JC Lupis | Marketing Charts | Tue, 20 Dec 2016 14:00:01 +0000

Roughly 7 in 10 US adults aged 18-59 see themselves subscribing to cable a year from now, but fast forward 5 years and that figure drops to 55%, per results from PwC’s Videoquake 4.0 study [pdf]. In a decade’s time, just 49% of respondents (all of whom have more than $40k in annual household income) see themselves as being cable subscribers, according to the report.

How well should those predictions be trusted? In 2013, a survey found 53% of respondents believing that TV viewers subscribing to the traditional model would be in the minority within 5 years’ time (2018). That seems unlikely, given that 82% of US TV homes currently subscribe to a pay-TV service, a figure that has only inched down in recent years.

For its part, the PwC survey finds that 76% of respondents are either traditional pay-TV subscribers (54%) or cord trimmers (23%), down slightly from 79% last year (61% and 18%, respectively). While respondents seem to hold a pessimistic view of traditional pay-TV’s future, most subscribers themselves aren’t ready to cut the cord: this year 84% of pay-TV subscribers said they expect to subscribe one year from now, up from 70% who said the same last year. It appears that cord-cutting isn’t accelerating at the pace that some might presume…

It’s also worth noting the PwC study results indicating that traditional pay-TV viewers spend more time consuming video content each week than other segments, such as cord-cutters and cord-nevers. That aligns with separate research likewise suggesting that pay-TV subscribers young and old watch more video content each week than those who don’t subscribe to a service (and presumably rely on other sources).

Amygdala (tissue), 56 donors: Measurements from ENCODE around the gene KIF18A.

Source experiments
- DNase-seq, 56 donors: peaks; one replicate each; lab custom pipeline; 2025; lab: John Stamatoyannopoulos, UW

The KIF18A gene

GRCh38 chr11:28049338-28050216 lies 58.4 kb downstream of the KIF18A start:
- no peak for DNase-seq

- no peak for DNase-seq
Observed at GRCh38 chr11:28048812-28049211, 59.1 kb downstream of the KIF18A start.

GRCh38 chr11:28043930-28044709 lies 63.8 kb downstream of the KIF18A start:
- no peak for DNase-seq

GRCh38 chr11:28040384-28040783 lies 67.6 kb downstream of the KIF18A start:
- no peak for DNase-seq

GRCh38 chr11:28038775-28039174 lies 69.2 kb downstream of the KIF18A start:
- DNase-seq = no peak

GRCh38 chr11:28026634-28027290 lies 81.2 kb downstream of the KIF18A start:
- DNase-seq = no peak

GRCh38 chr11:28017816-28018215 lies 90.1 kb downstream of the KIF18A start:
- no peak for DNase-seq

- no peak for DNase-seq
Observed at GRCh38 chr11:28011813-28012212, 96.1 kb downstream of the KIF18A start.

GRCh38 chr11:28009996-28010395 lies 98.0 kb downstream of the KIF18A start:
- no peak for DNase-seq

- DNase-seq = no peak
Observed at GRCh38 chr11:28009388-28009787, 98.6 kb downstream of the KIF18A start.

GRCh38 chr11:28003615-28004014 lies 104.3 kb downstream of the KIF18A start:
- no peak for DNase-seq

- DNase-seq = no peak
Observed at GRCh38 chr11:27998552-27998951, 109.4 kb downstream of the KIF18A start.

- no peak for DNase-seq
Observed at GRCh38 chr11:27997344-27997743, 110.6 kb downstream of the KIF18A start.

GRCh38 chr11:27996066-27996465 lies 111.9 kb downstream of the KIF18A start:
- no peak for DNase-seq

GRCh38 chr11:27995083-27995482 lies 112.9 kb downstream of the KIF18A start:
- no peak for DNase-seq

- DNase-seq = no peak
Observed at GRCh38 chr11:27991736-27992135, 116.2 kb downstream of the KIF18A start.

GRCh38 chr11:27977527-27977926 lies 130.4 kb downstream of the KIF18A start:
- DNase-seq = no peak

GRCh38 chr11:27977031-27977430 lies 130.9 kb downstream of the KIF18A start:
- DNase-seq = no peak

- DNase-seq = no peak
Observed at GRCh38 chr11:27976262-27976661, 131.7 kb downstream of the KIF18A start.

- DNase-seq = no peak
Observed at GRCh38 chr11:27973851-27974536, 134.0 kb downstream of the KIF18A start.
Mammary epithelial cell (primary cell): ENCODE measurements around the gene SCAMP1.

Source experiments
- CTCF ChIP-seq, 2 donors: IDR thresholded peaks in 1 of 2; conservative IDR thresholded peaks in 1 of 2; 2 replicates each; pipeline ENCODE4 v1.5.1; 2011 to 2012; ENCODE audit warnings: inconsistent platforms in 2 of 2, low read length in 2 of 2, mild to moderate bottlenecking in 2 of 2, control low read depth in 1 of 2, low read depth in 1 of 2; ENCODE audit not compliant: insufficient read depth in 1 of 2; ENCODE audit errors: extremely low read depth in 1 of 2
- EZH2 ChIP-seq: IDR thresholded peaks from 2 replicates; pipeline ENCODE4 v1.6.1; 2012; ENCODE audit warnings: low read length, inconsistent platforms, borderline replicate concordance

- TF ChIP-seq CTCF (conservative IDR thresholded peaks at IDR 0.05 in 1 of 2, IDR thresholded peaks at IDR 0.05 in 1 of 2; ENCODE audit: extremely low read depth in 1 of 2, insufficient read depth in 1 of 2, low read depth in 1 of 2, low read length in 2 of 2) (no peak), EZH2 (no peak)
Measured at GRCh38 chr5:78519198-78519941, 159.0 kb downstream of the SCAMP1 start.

For those who aren’t pay-TV subscribers, the PwC report indicates that being able to customize a package to exactly the channels they want would be the most interesting to them in subscribing or re-subscribing to cable. There seems to be less interest in having everything included in one package or for commercial free cable TV.

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These conclusions again are supported by other research. A study from Digitalsmiths, for example, has found that almost 2 in 3 at-risk subscribers would consider keeping their provider if they were able to choose and pay for only the channels they typically watch.

Other methods for mitigating subscriber churn that have appeared in recent studies include enhanced content discoverability and OTT-like interfaces.

Enhanced content discoverability and personalized recommendations might help consumers who are overwhelmed by the amount of video content available today. In fact, more than two-thirds of respondents to the PwC survey agreed that the amount of TV content is overwhelming, ranging from a low of 67% of pay-TV subscribers to a high of 73% of cord-trimmers.

Finally, the PwC survey indicates that digital and mobile video viewership is on the rise, as one would expect. This is particularly true of younger age groups, with more than 8 in 10 18-34-year-olds now reporting accessing TV content from the internet.

For a breakdown of the broadcast, cable and online TV program audiences by age, household income and race/ethnicity, see MarketingCharts’ newly-released 3rd edition of our Media Audience Demographics report.

About the Data: PwC sampled more than 1,200 US consumers via a nationally representative online survey. The survey was conducted among adults 18-59, with households incomes above $40,000.

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